By Bobastles Owino Nondi and Ogova Ondego
Published September 23, 2004
It is Friday evening and people are returning home from work. In a public service vehicle known as a matatu in Kenya, a passenger in the back seat unsuccessfully stretches his hand to reach the conductor to collect his change. When he nudges the woman ahead of him to help draw the attention of the conductor to him, the woman turns to her friend and says, “What does this Luo man want from me?”
Her friend answers with a giggle: “You just know how Luos act whenever they are around women!”
His pride pricked, the said Luo passenger counters, “So you thought I was going to steal from you like your Kikuyu brothers do?”
This encounter may not mean much to any one who does not know about the stereotypes associated with the two communities. Thus one could wonder why it should turn nasty as it does when travellers take sides, according to their ethnicity and perception of the communities to which the quarreling man and woman belong.
Well, whereas the libido of the Luo is said to be almost uncontrollable, the Kikuyu greed for materialism is almost legendary!
It is against the backdrop of such ethnic chauvinism and stereotypes leading to tongue-lashing that Heartstrings Kenya ensemble, a theatre company, came up with “Villages of Kenya”, a theatre festival running throughout August 2004, to highlight similarities and differences among Kenyan ethnic communities in an attempt to create understanding and unity in this East African nation in which ethnicity is at play in almost everything. But staging a play in vernacular here is like treading a minefield.
Any theme could be interpreted as being subversion and threatening the government of the day. Like malignant cancer, tribalism has proved incurable even with advancement in civilisation, urbanisation, education and democracy.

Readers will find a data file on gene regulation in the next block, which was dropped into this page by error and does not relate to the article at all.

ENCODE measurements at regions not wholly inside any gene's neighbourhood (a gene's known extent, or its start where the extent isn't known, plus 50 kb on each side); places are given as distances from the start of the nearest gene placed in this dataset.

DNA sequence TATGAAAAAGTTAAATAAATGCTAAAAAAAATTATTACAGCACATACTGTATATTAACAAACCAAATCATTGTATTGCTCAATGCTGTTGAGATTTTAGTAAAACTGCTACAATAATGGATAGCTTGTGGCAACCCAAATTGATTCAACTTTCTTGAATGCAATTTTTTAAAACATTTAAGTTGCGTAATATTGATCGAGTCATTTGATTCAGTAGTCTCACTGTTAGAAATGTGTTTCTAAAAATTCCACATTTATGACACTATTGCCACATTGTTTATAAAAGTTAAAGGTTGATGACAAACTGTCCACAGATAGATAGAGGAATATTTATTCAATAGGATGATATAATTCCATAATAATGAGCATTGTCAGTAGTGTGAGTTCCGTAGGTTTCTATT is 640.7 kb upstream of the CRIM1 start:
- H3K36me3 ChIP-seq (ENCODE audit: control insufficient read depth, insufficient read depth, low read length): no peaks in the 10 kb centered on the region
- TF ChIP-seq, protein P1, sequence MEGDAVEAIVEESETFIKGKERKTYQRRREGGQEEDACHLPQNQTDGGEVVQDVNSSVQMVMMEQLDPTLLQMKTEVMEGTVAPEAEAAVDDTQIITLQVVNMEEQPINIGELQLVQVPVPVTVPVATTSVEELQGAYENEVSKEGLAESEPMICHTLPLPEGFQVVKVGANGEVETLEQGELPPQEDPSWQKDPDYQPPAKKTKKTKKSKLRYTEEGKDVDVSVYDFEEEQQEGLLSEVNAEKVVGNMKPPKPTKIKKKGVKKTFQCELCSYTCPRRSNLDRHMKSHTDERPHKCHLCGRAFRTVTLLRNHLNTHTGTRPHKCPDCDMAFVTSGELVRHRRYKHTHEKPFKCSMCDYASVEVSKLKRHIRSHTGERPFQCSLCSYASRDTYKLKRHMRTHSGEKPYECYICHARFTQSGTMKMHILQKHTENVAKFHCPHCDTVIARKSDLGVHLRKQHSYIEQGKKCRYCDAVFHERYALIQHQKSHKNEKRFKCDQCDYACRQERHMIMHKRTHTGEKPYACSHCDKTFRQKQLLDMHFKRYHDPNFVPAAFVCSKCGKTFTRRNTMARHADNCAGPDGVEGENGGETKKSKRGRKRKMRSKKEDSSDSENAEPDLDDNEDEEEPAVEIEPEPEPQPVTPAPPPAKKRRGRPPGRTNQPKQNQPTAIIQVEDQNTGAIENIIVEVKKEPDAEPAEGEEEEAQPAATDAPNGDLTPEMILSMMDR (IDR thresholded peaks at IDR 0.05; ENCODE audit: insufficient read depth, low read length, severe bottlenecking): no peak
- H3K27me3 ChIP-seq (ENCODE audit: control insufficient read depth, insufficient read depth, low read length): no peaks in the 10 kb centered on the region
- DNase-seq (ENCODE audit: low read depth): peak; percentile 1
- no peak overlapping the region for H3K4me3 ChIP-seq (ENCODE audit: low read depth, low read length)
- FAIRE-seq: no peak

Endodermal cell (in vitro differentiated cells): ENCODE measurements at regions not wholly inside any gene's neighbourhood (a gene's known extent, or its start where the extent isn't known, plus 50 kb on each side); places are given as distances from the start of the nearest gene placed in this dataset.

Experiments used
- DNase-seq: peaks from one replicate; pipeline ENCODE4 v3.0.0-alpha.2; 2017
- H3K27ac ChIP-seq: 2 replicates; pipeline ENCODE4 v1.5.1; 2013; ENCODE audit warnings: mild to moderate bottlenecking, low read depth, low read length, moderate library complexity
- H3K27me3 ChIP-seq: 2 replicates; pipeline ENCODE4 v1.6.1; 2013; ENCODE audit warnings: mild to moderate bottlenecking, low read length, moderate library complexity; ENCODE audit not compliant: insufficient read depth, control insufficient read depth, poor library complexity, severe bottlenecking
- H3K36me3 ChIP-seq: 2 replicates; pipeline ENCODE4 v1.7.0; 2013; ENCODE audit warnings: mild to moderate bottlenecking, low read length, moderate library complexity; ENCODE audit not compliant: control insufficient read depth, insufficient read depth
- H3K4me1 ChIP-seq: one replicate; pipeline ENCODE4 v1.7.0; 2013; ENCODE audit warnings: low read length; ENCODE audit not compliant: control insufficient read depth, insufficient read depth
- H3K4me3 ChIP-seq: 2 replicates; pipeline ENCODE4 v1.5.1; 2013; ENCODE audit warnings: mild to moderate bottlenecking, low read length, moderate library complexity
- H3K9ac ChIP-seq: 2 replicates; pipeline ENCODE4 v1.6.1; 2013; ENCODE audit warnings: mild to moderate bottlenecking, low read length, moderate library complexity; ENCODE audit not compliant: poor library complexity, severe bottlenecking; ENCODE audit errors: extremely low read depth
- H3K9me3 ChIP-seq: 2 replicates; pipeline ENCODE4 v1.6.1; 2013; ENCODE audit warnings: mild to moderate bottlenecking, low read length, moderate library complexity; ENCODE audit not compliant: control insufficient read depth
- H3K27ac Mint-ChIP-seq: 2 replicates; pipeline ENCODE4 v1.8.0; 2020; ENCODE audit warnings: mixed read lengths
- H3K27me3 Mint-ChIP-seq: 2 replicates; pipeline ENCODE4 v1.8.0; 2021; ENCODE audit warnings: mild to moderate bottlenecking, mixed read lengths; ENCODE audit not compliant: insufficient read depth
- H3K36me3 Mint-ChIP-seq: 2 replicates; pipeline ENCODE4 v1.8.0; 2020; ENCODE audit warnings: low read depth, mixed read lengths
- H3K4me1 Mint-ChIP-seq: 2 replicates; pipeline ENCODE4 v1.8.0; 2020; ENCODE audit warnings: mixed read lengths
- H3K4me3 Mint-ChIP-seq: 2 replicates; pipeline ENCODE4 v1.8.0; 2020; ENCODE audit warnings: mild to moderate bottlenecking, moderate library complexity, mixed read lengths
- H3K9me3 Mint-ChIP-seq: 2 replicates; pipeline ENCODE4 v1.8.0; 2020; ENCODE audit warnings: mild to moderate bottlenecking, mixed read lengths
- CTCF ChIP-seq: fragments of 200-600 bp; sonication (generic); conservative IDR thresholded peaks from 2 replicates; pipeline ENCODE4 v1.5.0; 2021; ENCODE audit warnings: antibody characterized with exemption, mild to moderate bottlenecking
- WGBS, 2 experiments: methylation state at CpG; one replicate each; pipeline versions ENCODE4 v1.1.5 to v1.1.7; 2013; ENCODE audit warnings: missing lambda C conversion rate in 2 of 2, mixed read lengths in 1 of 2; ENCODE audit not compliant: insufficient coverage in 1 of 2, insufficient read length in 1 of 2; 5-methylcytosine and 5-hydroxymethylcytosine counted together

A Press Statement from Heartstrings said: “Villages of Kenya strives to celebrate the ethnic differences of the Kenyan society while showing that these differences can complement one another in fostering nationalism.”
When Heartstrings staged Duanyruok (Bad manners), their first play in Dholuo in 2003, the group was skeptical it would attract any audience at all. An adaptation of Cameroonian Guillaume Oyono-Mbia’s Three Suitors: One Husband, Duanyruok drew full house-audience mainly from the Luo community.
Maro Okwako Or (Mother turns son-in-law into lover!) and Ndesnaa Bwoyo (Steal for me a little), Dholuo productions of Culture Spill of Fanuel Odera and Betty Achieng, attracted audiences of mixed ethnicity, hinting that time for theatre in vernacular may have come.
During the 2002 French-sponsored annual Nairobi Theatre Extravaganza, Friends of Theatre showcased Cajetan Boy’s Benta in Dholuo as Mos Benta Mos.
While the move was seen as bold and rare, doubts are cast on the appropriateness of staging drama in indigenous languages. In the 1970s, Ngugi wa Thiong’o, through his Kamirithu Cultural Group, scripted and acted plays in Gikuyu. Wa Thiong’o was seen as agitating against the establishment. His play, Ngaahika Ndeenda (I Will Marry When I Want), was banned in 1977 as it entered its fourth week of performance that had attracted audience of more than 10,000 people. Wa Thiong’o, Kenya’s best-known literary mind, was arrested and detained.
Then playwright/humourist Wahome Mutahi got on stage with his Igiza Productions. Performing mainly in Gikuyu and in beer-drinking places, critics accused him of “cheapening theatre” for taking it to “inappropriate places.”